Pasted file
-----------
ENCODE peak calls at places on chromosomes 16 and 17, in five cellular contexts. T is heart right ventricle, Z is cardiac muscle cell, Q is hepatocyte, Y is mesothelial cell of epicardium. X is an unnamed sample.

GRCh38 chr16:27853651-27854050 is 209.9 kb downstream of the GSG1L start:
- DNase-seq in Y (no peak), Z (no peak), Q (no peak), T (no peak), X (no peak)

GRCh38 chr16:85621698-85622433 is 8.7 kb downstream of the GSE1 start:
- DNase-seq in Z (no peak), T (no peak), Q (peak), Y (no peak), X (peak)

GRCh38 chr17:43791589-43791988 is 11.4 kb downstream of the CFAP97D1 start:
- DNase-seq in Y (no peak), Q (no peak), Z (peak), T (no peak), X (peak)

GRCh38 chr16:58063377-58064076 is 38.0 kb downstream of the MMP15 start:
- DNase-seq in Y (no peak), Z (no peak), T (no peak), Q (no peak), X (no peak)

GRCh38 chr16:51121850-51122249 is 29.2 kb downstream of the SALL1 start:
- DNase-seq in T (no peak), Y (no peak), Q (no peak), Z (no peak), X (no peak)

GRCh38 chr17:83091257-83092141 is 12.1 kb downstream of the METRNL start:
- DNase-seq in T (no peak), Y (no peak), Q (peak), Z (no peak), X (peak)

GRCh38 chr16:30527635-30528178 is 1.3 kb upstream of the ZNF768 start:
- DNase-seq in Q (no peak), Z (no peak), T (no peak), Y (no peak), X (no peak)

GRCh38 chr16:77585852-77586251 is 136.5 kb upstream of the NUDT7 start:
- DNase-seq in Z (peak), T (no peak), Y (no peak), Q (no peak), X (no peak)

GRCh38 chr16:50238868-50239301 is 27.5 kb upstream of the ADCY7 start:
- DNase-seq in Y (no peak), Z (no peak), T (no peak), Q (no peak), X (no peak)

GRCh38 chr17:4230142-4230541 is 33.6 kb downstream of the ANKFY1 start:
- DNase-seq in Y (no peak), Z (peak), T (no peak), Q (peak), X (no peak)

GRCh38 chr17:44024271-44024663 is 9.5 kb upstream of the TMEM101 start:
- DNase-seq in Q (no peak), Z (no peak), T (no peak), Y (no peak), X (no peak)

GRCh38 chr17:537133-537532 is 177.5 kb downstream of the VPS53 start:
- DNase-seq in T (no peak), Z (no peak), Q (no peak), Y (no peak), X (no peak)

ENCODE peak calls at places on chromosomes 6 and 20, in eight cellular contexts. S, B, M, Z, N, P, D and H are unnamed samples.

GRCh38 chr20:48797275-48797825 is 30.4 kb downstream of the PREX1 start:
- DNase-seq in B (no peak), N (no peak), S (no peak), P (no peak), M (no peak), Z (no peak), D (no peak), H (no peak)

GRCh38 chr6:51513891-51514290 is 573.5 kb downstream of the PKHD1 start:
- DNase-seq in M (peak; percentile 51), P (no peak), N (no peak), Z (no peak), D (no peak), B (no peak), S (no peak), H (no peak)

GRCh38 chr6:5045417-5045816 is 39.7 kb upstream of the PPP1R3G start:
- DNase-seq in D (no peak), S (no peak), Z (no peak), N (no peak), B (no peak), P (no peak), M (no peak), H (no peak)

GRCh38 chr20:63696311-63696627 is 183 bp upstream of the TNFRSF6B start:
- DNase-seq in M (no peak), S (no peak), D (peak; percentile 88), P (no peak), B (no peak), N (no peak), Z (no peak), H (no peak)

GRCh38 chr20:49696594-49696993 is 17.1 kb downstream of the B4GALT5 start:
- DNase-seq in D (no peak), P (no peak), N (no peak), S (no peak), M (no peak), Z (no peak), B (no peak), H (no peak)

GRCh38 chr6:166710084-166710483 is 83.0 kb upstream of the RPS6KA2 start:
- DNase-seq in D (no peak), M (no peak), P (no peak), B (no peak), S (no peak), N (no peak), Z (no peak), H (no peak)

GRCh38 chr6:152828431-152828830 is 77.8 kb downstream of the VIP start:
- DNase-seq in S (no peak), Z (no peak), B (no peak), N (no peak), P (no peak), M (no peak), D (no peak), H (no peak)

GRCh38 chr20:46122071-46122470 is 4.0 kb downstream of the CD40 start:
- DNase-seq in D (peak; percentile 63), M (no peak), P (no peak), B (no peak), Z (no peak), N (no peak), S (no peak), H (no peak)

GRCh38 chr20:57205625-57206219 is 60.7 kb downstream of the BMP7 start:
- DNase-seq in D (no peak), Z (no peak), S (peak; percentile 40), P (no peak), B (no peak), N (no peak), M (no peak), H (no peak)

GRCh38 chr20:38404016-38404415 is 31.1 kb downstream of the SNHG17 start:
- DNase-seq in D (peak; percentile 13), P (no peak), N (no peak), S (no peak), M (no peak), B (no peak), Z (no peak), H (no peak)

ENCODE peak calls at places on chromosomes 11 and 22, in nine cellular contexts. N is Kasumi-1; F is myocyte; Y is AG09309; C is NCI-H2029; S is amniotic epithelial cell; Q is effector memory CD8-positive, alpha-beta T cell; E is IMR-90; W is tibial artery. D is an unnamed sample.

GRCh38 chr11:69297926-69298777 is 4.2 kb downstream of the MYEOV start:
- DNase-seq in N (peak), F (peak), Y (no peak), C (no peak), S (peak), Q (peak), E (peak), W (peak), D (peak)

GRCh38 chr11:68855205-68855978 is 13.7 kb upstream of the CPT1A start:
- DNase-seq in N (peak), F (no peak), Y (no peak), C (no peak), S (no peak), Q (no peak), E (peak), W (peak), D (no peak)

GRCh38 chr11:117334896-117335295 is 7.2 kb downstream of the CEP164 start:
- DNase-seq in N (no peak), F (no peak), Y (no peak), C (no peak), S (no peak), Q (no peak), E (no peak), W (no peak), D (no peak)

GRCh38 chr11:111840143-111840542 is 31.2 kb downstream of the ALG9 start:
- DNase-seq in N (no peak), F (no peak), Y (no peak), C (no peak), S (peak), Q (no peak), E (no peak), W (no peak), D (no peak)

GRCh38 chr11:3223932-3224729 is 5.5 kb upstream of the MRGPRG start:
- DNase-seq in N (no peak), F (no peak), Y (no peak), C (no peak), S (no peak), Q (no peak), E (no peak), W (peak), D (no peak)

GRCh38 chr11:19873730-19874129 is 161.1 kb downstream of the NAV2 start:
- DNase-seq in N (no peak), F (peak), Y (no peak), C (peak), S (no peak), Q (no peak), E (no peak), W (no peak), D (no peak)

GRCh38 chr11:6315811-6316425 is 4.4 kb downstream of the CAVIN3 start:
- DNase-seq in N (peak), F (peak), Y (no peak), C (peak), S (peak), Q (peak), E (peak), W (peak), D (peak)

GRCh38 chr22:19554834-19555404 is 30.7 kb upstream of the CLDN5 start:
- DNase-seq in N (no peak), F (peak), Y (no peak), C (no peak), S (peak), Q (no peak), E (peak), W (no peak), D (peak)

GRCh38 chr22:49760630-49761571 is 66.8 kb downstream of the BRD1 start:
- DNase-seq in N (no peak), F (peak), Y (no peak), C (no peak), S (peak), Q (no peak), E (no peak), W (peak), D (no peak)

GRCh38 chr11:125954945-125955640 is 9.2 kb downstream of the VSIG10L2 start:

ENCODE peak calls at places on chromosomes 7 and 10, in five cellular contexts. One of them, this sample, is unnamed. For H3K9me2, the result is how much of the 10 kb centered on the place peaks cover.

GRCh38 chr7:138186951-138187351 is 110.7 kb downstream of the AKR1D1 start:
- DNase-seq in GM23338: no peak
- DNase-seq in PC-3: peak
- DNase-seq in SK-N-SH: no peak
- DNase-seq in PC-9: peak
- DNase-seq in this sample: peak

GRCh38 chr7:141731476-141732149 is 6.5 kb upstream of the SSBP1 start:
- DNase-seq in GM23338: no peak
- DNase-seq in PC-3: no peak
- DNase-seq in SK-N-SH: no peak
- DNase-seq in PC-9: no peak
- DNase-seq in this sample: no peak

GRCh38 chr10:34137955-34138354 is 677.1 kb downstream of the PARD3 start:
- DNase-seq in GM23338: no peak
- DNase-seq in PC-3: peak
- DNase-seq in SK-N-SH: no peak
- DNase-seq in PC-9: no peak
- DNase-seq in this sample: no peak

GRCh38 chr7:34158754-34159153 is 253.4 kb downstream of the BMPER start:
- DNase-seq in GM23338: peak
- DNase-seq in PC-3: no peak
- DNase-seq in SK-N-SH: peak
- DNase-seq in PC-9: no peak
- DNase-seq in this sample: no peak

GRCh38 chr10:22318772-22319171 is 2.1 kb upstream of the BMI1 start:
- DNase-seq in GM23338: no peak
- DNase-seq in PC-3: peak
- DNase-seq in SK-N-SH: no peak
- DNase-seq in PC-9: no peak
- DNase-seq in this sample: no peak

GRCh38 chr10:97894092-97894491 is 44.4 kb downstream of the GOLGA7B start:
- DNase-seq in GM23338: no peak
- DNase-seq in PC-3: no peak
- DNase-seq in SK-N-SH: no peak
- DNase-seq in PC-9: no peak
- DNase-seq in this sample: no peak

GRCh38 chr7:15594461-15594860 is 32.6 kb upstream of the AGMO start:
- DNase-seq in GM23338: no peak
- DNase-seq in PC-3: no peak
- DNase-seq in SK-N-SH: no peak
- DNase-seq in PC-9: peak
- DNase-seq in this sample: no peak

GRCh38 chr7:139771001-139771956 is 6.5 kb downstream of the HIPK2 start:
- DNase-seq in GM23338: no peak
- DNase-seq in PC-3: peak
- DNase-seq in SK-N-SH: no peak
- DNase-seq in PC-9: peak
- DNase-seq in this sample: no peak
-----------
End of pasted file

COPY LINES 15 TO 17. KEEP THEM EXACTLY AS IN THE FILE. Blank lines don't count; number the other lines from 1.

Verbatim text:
- DNase-seq in Q (no peak), Z (no peak), T (no peak), Y (no peak), X (no peak)

GRCh38 chr16:77585852-77586251 is 136.5 kb upstream of the NUDT7 start:
- DNase-seq in Z (peak), T (no peak), Y (no peak), Q (no peak), X (no peak)